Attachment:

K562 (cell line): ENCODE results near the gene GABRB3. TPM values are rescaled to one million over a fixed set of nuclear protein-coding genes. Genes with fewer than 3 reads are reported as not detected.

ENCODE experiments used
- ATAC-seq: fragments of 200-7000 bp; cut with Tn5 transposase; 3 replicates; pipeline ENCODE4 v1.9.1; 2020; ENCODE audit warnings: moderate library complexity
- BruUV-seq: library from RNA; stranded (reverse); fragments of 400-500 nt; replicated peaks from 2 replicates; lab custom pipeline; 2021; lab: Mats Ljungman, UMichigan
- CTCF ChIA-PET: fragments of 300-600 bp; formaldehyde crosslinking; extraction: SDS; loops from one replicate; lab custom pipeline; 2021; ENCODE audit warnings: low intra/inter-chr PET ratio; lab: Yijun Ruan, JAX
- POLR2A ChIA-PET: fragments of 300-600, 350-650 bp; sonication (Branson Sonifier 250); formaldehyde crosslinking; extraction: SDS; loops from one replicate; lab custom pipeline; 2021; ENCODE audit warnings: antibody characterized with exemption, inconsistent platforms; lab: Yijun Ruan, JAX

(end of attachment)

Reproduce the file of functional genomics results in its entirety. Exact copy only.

K562 (cell line): ENCODE results near the gene GABRB3. TPM values are rescaled to one million over a fixed set of nuclear protein-coding genes. Genes with fewer than 3 reads are reported as not detected.

ENCODE experiments used
- ATAC-seq: fragments of 200-7000 bp; cut with Tn5 transposase; 3 replicates; pipeline ENCODE4 v1.9.1; 2020; ENCODE audit warnings: moderate library complexity
- BruUV-seq: library from RNA; stranded (reverse); fragments of 400-500 nt; replicated peaks from 2 replicates; lab custom pipeline; 2021; lab: Mats Ljungman, UMichigan
- CTCF ChIA-PET: fragments of 300-600 bp; formaldehyde crosslinking; extraction: SDS; loops from one replicate; lab custom pipeline; 2021; ENCODE audit warnings: low intra/inter-chr PET ratio; lab: Yijun Ruan, JAX
- POLR2A ChIA-PET: fragments of 300-600, 350-650 bp; sonication (Branson Sonifier 250); formaldehyde crosslinking; extraction: SDS; loops from one replicate; lab custom pipeline; 2021; ENCODE audit warnings: antibody characterized with exemption, inconsistent platforms; lab: Yijun Ruan, JAX